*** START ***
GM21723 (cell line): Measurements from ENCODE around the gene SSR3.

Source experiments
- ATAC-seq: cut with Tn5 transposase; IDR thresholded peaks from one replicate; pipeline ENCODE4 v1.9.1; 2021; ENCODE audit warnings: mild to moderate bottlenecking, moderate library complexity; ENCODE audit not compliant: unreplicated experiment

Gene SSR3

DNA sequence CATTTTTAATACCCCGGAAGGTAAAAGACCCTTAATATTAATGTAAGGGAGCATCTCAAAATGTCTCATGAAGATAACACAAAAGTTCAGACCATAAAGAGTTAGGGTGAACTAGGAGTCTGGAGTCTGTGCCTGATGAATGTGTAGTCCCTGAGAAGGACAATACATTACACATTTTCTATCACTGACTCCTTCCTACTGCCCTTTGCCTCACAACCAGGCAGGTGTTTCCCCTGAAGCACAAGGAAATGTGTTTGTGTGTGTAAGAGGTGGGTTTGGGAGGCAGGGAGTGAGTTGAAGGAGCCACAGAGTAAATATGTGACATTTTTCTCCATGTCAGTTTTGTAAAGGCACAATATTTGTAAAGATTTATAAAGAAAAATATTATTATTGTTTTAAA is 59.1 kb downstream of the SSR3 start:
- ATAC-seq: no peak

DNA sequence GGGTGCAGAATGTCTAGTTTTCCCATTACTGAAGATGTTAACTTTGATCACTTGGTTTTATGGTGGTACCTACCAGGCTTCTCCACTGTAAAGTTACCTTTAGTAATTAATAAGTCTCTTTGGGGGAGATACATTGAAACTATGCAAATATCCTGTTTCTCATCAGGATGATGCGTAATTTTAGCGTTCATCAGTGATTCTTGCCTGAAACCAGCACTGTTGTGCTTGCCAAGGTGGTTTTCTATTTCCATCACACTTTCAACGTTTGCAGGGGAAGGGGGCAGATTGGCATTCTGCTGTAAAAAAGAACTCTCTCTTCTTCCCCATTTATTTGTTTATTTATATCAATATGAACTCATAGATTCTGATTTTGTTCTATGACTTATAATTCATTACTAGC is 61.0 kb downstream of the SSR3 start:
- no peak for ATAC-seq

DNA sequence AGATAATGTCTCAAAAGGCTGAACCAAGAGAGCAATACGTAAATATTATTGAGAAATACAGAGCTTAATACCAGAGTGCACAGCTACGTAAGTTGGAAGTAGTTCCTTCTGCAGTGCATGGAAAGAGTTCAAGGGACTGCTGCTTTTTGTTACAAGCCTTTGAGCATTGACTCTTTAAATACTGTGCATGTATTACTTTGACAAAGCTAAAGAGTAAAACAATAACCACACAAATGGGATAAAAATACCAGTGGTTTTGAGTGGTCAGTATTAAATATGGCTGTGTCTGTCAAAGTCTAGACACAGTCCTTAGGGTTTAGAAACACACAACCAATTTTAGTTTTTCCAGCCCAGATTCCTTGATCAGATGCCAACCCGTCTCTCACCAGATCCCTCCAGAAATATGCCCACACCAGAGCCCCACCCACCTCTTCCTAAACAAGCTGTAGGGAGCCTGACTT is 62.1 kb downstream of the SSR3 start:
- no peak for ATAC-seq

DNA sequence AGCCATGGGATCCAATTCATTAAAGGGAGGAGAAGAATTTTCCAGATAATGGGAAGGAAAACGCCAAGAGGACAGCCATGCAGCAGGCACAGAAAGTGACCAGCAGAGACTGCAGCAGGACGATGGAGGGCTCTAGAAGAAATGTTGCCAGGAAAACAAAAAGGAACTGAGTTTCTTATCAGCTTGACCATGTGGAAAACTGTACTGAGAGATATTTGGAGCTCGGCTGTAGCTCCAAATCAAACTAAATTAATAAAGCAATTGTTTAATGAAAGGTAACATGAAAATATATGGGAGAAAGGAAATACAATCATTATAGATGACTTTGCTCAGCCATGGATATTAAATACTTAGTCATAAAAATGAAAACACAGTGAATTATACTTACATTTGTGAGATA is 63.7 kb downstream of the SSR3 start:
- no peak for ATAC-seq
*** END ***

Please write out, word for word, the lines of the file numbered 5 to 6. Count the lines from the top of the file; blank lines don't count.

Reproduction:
DNA sequence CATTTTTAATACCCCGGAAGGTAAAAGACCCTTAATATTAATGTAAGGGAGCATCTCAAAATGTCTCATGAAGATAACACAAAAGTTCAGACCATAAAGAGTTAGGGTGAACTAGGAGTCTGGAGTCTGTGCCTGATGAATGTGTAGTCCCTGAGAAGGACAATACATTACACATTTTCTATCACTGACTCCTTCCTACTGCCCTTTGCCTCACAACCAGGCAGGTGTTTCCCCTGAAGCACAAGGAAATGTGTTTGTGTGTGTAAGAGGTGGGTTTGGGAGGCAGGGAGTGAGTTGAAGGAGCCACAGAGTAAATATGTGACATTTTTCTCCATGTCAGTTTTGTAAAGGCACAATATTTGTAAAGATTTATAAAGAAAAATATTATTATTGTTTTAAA is 59.1 kb downstream of the SSR3 start:
- ATAC-seq: no peak